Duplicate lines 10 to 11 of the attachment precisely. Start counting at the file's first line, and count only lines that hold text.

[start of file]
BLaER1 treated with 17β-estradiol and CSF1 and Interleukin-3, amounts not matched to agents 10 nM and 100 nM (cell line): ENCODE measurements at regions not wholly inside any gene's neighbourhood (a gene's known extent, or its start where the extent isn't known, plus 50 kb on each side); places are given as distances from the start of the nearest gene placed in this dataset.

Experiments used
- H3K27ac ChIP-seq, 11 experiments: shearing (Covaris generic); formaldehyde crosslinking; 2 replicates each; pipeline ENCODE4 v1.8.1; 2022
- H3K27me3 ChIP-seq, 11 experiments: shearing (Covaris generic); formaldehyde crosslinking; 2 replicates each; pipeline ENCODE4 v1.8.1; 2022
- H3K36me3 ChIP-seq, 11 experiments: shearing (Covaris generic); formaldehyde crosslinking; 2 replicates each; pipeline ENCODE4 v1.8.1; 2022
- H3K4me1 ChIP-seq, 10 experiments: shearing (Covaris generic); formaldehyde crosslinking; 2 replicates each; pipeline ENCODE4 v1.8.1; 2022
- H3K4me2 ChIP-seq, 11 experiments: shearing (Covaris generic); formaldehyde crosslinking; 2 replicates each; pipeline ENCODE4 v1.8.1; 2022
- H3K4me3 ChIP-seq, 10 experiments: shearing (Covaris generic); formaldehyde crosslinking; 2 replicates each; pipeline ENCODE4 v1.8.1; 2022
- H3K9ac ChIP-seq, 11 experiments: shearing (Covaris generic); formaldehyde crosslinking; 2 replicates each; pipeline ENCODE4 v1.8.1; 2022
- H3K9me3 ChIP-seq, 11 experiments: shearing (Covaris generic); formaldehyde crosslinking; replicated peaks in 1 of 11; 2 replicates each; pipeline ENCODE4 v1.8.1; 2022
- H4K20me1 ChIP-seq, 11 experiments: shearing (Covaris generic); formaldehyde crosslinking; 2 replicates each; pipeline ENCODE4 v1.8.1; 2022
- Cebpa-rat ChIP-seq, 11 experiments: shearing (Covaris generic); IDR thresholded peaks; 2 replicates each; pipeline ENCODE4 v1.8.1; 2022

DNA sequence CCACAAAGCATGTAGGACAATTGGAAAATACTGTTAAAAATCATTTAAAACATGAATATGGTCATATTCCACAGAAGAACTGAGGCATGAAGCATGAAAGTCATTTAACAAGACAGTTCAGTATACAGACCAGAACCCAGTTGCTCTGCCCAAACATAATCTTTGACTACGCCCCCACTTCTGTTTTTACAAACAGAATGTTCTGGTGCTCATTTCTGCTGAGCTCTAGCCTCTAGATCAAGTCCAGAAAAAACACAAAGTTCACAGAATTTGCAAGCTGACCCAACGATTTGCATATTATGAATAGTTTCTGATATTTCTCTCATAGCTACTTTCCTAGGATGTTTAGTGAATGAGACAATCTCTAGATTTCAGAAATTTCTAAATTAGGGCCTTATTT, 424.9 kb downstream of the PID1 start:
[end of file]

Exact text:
- H3K9me3 ChIP-seq, 11 experiments: shearing (Covaris generic); formaldehyde crosslinking; replicated peaks in 1 of 11; 2 replicates each; pipeline ENCODE4 v1.8.1; 2022
- H4K20me1 ChIP-seq, 11 experiments: shearing (Covaris generic); formaldehyde crosslinking; 2 replicates each; pipeline ENCODE4 v1.8.1; 2022